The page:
Easily the most tiring element of Between the Buried and Me is, as a friend of mine once described it, “their Danny Elfman shit.” Prog has always had a knack for theatricality, and honestly while I don’t tend to like musical theater much I more or less replace that musical world with progressive rock which is deeply indebted to it. And while Colors is the obvious point where Mr. Bungle and the quirkier end of prog started to really show themselves in full in Between the Buried and Me’s sonic palette, it can be traced back to their self-titled album and The Silent Circus. While Dan Briggs and the rest of the Alaska crew may have helped fully bring these ideas out of Tommy and Paul, they were always buried somewhere inside, behind the hardcore, technical death metal, and Dream Theater-esque guitar heroism.
Which is a way to say that, when those more theatrical moments which were thankfully absent from part I of their record Automata, it shouldn’t be surprising. And, thankfully, they are constrained more or less to a single track, “Voice of Trespass,” titled after the name of the villains of this corporatist cyberpunk concept record. Attaching the most obnoxious and tedious parts of Between the Buried and Me’s sound to the villain is a fitting and hilarious touch, whether intentional or not; and, as has been said for over a decade now, it’s at least worth noting that BTBAM do give it their sincere all with their hypercreative genre explorations, and their biggest die-hards have always liked that part of the band. And at least this time the fact that The Dear Hunter was clearly deep in their hearts, hinted at heavily by picking them up as tour partners for the part I shows, helps gird these more theatrical moments in manners clearly cribbed from The Dear Hunter’s superior handling of post-Dixieland, -ragtime, and -Tin Pan Alley style songwring.
And… that’s effectively the only real weighty critique of this half of the Automata saga. For the most part, they nail it. The record is made up of four tracks: the opener, a 13-minute epic in their traditional post-Dream Theater contemporary prog style, a brief interlude, the aforementioned “Danny Elfman shit” track, and then a typical BTBAM closer. The epic features their greatest internalization of ’80s King Crimson yet, balanced against surprisingly fluid and loose guitar work. Just like with part I, it’s apparent that BTBAM understand that, with Dream Theater literally dropping double disc musical theater concept albums about how electronic music is bad set to wonky Game of Thrones pastiche, they are now the bannerbearers for progressive metal, and they take that responsibility seriously. As I mentioned in the review for part I, the residuals of making a focused progressive rock rather than progressive metal record in Coma Ecliptic are still paying dividends, as well as the various genre exploratory side projects of the group; while the 13-minute track feels at times quite literally like three or four songs sequenced into one track, the interior logic of those sequences flows in a more pleasing and legible manner than say the riff-salad of some of Parallax II’s longer tracks. Paul Waggoner and Dusty Warring show all over the record that they have more to offer than techy riffs and shred (no knock to shred, of course); their solos are tasteful, rich, and informed by a wider swath of influences here than they have allowed on previous records.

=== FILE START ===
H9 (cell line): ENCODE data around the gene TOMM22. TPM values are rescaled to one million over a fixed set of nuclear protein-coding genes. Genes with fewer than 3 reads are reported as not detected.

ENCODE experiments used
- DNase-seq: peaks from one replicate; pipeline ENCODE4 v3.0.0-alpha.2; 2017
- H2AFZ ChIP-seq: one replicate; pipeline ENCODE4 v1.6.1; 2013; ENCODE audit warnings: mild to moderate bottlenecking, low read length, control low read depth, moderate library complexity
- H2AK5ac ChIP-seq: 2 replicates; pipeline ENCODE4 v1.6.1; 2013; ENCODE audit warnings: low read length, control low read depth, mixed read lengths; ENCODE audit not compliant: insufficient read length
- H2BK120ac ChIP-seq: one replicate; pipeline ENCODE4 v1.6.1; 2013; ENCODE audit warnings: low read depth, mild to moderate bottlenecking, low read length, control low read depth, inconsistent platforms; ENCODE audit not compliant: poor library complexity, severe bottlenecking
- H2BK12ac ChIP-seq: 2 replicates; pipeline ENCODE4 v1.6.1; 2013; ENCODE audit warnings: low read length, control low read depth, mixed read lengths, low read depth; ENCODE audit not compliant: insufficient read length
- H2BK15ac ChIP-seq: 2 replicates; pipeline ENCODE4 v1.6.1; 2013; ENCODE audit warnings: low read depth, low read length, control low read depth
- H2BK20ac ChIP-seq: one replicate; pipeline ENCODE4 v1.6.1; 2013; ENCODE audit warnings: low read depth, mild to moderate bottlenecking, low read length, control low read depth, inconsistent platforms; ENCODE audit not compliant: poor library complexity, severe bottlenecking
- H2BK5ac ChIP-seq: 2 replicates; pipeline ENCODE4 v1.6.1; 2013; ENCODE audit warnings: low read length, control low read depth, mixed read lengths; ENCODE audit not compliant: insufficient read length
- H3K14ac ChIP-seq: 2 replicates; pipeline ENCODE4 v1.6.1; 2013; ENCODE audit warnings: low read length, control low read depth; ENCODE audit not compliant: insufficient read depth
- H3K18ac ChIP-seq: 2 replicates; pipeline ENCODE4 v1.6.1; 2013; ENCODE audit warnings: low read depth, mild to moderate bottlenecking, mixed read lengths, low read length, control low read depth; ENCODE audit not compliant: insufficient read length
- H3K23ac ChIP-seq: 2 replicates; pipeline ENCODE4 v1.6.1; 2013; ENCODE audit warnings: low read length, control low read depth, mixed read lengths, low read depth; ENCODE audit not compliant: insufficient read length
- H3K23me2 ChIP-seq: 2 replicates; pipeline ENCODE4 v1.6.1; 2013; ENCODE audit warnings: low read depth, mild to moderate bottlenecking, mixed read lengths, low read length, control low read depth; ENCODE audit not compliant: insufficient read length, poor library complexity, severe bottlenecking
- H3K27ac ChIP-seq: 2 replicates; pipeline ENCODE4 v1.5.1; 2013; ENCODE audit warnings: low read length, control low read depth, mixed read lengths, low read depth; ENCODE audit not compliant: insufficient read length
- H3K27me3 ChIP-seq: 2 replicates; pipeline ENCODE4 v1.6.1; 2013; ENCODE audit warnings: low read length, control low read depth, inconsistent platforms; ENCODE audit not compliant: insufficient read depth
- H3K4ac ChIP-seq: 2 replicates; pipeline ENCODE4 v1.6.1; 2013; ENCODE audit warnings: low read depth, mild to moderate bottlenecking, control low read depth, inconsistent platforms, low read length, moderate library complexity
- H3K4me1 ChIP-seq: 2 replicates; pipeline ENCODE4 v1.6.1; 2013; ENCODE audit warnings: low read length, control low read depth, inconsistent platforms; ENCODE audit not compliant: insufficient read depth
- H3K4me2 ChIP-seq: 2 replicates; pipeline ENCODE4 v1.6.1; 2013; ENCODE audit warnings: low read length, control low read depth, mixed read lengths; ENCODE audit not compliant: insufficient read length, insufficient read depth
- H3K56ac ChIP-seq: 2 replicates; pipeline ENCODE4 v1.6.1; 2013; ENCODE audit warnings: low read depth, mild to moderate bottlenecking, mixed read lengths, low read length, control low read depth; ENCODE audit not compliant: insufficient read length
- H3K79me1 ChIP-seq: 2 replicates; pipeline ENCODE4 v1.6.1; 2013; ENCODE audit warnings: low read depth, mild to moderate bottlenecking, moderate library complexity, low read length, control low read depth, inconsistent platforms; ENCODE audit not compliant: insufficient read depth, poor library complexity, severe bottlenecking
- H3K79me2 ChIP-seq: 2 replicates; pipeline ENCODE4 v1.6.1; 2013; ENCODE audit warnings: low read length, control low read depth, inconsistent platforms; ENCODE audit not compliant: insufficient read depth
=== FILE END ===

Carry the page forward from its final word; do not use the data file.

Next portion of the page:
Perhaps the most satisfying element of the record is a seemingly-flippant formal one. The album’s metadata starts the album on track 7, cinching itself automatically against part I as a proper single record. Too many bands do the “split the album in two” gimmick only to deliver two flabby and ultimate quite separate records. Beach House had the decency, in the wake of this trend, to explicitly state that Depression Cherry and Thank Your Lucky Stars were two totally different records that just happened to be recorded at the same time (not unlike Nick Cave’s similar statements about a decade prior regarding Abattoir Blues and The Lyre of Orpheus). Listening to Automata I and II back to back, however, plays exactly like a single 60-minute 10-track record; it’s seamless and, presented to someone unaware of the release gimmick, they’d be none the wiser. And, just like part I, the material on part II is sufficiently complex enough that this separation aids in legibility tremendously, allowing the record to be substantially more digestible than a full hour of complex prog of this scale.
Between the Buried and Me return to their well-known style on Automata I and II both as wiser prog songsmiths following Coma Ecliptic and manage to pull off the split-record gimmick in a way that feels befitting to the complexity of the music. Their newfound explicit melodicism, left often unburied by ADD riff-salad songwriting, makes the completed Automata feel like a strong contender for one of their best releases, up with The Great Misdirect and Alaska as a chief example of the band at peak power, fully themselves, for better or for worse. Hat’s off, boys.